• Flush your hot water tank. To do this: Turn off the heating elements at the electrical box (very important, or you will burn them out). Shut off the pipe that flows into the tank. Open the vent at the top of the tank to allow air into the tank as it drains. Attach a hose to the tap at the bottom of the tank, run the hose to your sump hole, or drainage hole. Open the tap at the bottom of the tank and drain the tank. When water stops coming out, fill the tank again by opening the tap at the top, then close that tap and drain it again. Then do everything in reverse: Close the tap at the bottom, remove the hose. close the vent at the top of the tank, open the tap at the top of the tank. Allow it to fill with water. Turn on the heating elements from the electrical box.
  • Replace furnace filters, have furnace serviced if necessary.
  • Check condition of your fuel tank.
  • Have your chimney cleaned. I do this in the spring, after the burning season is over, but it can be done in the fall too.
  • Check your woodstove, make sure it's in good working condition. Remove any rust with steel wool and repaint with heat resistant enamel.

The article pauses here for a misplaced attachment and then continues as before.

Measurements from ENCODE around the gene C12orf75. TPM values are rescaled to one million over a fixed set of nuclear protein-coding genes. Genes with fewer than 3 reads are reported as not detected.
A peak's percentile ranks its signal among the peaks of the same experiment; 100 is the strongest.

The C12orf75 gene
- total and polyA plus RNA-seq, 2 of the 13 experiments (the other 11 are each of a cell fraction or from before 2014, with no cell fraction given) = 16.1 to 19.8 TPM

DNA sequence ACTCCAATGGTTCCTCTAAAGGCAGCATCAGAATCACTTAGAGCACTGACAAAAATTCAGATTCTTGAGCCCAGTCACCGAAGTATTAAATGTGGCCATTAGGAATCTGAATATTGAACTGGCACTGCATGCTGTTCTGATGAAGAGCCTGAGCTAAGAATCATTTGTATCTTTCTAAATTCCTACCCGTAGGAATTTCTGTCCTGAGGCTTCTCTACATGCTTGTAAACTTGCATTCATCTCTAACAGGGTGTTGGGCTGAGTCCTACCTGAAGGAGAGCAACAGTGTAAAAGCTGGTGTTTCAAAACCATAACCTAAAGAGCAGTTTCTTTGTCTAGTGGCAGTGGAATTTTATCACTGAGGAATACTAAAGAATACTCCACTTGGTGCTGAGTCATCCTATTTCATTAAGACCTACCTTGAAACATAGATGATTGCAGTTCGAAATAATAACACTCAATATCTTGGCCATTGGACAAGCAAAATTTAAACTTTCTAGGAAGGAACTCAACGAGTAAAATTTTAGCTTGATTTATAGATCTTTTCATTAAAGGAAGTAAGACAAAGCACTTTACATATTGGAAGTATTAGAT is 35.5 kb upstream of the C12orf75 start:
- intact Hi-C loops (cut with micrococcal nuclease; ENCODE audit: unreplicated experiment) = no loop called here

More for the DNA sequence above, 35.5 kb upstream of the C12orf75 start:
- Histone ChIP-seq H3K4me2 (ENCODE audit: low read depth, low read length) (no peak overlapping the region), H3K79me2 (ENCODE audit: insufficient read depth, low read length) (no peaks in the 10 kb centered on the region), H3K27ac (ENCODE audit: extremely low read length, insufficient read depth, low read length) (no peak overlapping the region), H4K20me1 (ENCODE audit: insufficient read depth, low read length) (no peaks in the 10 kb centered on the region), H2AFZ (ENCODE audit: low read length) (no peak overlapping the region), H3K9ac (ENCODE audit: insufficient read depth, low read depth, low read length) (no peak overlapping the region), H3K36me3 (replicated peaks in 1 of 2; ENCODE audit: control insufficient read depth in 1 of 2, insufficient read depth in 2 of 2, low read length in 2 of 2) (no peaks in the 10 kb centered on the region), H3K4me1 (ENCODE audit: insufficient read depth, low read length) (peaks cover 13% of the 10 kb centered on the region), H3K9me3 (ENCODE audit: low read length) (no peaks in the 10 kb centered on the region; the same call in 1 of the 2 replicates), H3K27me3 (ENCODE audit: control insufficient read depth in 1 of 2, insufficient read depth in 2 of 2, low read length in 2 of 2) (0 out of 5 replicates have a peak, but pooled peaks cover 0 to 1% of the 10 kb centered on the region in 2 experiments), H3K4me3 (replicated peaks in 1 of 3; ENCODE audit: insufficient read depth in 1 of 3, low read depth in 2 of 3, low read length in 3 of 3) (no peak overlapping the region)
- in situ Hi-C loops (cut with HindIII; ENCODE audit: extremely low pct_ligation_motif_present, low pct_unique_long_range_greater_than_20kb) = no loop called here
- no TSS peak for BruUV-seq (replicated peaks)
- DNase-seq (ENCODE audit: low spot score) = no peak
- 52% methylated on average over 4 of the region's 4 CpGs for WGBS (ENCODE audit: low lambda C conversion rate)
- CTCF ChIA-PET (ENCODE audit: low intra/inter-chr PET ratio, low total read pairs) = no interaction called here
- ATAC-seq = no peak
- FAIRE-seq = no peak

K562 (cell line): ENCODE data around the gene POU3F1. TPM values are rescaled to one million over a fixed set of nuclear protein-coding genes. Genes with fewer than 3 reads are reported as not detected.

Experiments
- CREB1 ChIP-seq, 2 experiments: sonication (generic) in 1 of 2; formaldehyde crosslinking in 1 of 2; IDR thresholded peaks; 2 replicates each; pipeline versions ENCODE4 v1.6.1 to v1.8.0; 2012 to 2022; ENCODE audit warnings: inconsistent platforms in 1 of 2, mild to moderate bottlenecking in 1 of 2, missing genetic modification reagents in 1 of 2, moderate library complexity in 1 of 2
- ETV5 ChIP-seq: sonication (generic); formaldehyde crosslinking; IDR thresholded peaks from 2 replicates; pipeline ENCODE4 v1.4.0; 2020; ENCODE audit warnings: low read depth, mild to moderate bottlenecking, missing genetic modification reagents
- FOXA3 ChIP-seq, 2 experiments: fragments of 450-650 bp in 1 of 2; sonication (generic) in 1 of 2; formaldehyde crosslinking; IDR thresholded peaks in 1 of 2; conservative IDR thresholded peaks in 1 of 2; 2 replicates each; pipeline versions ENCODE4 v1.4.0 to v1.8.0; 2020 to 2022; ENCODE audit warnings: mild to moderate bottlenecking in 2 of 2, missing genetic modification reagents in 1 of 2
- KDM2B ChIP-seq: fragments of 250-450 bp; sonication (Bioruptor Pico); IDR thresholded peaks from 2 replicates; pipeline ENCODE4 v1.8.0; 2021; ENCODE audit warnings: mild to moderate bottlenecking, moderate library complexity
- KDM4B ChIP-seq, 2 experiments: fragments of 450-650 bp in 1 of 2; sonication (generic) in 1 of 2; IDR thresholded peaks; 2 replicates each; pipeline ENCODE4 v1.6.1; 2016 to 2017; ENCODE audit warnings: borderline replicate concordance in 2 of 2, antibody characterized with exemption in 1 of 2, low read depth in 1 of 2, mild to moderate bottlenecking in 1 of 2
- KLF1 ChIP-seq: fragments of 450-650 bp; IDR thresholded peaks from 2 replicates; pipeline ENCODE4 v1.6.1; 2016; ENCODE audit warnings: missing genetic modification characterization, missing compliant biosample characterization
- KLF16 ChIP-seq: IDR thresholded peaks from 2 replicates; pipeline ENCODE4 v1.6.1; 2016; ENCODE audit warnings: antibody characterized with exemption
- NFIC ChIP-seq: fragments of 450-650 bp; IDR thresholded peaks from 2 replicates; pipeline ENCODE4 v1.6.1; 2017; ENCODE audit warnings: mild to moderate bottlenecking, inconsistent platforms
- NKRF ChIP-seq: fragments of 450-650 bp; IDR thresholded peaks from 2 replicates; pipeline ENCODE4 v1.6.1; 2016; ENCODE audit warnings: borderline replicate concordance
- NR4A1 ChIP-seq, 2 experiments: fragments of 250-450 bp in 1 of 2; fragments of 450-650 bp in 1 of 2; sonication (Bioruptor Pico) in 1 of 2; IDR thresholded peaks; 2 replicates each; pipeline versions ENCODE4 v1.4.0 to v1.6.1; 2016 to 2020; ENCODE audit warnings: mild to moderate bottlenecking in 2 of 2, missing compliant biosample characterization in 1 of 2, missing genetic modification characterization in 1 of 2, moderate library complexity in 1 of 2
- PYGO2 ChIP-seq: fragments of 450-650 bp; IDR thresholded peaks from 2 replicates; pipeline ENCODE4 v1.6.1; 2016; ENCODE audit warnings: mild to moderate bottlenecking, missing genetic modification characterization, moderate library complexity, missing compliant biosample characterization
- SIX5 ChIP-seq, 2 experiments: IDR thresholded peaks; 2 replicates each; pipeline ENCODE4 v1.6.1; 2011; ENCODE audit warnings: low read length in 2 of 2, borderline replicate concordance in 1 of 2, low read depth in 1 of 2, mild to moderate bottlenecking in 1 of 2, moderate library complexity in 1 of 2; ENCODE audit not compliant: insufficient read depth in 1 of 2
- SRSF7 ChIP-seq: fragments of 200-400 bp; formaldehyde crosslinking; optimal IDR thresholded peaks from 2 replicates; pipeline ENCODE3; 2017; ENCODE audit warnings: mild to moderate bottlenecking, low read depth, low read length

• Fix any dripping taps.
  • Make sure that your outer doors have a good seal and that all your windows close tightly. Put plastic over windows that you will not be opening all winter.
  • Switch the contents of linen closets, take summer sheets etc off beds, bring out winter blankets.
  • Order fire wood, or fuel.
  • If you do the summer/winter upholstery and curtains thing, switch them now.
  • Switch mud mats and rugs with boot trays and mats at outer doors.
  • Put out mouse traps, ant traps, whatever pest traps you need. Check them often.
  • Clean kitchen cupboards. (You won't have time to do this just before Christmas, and you'll wish you had when your snotty relatives come to visit. We all have them.)
  • Buy bird seed, take down hummingbird feeders, wash and hang small bird feeders.
  • Check your emergency supplies - will you be prepared if the power goes out?
People Stuff:

There is more about this subject covered in Thrift Shops and Hand-Me-Downs; Keeping Them Organised.

  • Sort through clothes closets and chests of drawers, removing all seasonal summer clothing. Replace with winter clothes.
  • Wash raincoats, wind-breakers and other warm season outer wear. Hang in closets recently vacated by winter coats, and boxes of mitts, hats, and scarves.
  • Check boot sizes.

I hope I never have to tear apart my bedroom again, but I'm sure there will be some other problem to solve in the near future. If we work through this list weekend after next (with two adults and six children to help, it's not impossible), the size of the problem and the length of time it takes us to solve it, should be greatly minimised.